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Researchers depict genome-wide R-loop landscapes during human stem cell multi-lineage differentiation and reprogramming
[ 2020-07-13 ]

  During early embryonic development, epigenetic landscapes undergo dramatic changes, which regulate cell fate transitions into different lineages. Human embryonic stem cells (hESCs) can be differentiated into multiple cell types, providing a highly tractable model system for studying mechanisms of early human development. Moreover, direct reprogramming of somatic cells into induced pluripotent stem cells (iPSCs) requires the erasure of original epigenetic modifications across the genome and the reestablishment of new pluripotency-related epigenetic states. DNA-RNA hybrids (R-loops) play key roles in both physiological and diseased states by regulating chromatin and genome organization. However, their homeostasis in cell differentiation and cell plasticity remains elusive. Therefore, a comprehensive and interactive atlas profiling R-loops in the context of key epigenetic marks, such as the transcriptome, histone modifications, DNA modification, and chromatin accessibility, in a robust and tractable human cellular model system may provide systematic information to reveal R-loop changes in association with other epigenetic modifications.

  Recently, scientists from the Institute of Zoology of the Chinese Academy of Sciences (CAS), Tsinghua University and Beijing Institute of Genomics of CAS have worked jointly and systematically characterized R-loops, DNA methylation, histone modifications, and chromatin accessibility in human pluripotent cells and their differentiated derivatives. Notably, they demonstrated a multi-faceted role of R-loops in cell fate determination that may serve as an additional layer of modulation on cell fate memory and cell plasticity. This study entitled "Genome-wide R-loop landscapes during cell differentiation and reprogramming" has been published online in Cell Reports on July 7th, 2020.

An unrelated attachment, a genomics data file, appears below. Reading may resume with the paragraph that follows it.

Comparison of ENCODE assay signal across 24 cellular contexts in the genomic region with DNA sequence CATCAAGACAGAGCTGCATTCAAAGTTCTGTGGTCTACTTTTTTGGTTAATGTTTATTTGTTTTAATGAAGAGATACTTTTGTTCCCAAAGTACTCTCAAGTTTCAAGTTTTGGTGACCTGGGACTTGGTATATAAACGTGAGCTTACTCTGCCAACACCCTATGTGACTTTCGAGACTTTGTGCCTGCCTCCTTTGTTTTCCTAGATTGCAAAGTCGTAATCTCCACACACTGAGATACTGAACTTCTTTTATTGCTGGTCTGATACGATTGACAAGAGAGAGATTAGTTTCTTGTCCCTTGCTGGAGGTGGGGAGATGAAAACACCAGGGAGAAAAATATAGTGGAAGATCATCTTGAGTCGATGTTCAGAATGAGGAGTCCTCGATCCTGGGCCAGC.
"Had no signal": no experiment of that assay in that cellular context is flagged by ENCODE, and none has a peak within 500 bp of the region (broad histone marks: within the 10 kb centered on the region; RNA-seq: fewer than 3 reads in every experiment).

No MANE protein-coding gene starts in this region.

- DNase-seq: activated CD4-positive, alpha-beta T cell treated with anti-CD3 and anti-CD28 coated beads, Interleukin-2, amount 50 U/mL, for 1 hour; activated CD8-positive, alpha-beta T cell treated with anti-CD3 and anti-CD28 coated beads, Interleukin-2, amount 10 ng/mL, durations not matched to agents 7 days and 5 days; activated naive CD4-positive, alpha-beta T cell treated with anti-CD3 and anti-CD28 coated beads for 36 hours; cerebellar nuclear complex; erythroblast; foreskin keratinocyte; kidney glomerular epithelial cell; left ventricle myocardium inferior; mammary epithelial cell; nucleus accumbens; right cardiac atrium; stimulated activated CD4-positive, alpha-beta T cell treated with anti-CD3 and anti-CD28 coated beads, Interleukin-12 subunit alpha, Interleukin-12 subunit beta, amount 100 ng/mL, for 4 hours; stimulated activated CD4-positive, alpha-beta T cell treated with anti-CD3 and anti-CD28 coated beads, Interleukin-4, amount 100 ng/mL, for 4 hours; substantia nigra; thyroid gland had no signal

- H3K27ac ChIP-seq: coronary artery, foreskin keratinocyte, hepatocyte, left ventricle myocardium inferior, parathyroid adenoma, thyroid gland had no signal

To create an isogenic human stem cell platform, the researchers analyzed hESCs and four hESC-derived lineages (neural, mesenchymal, endothelial, and smooth muscle cells), as well as hiPSCs reprogrammed from hESC-derived hNSCs in parallel. Specifically, they profiled R-loops in a genome-wide strand-specific manner, together with seven reference profiles of major histone modifications (H3K27ac, H3K4me3, H3K36me3, and H3K27me3), transcriptome, DNA methylation, and chromatin accessibility, during in vitro lineage specification and cell reprogramming. They found that hESC-specific R-loops formed co-transcriptionally at pluripotency-related genes including OCT4 and NANOG. In differentiated cells, a group of R-loops were associated with increased repressive chromatin mark, H3K27me3 at pluripotency-related genes and other undesired lineage-restrictive genes, by which R-loops may participate in the inactivation of their expression. In addition, in hESC-derived lineages, newly formed R-loops occurred with active markers at lineage-controlling genes, thus likely promoting differentiation. During reprogramming, R-loops were only partially reset to an hESC-like state with almost one-third of R-loops persisting as “epigenetic memory” at early passage iPSCs. Further studies revealed that such residual R-loops could be erased by serial passaging, which was potentially related to further epigenetic remodeling of the cells.

  Altogether, researchers systematically investigated genome-wide R-loop landscapes and corresponding multi-layer transcriptional and epigenetic reference profiles during lineage specification and cell reprogramming. They found that R-loops were widely involved in cell fate determination and might serve as a novel form of epigenetic memory. These findings suggest that the elimination of unscheduled R-loops may be critical to the improvement of iPSC reprogramming quality, providing new insights into iPSC-based regenerative medicine.

Figure. Genome-wide R-loop landscapes during cell differentiation and reprogramming

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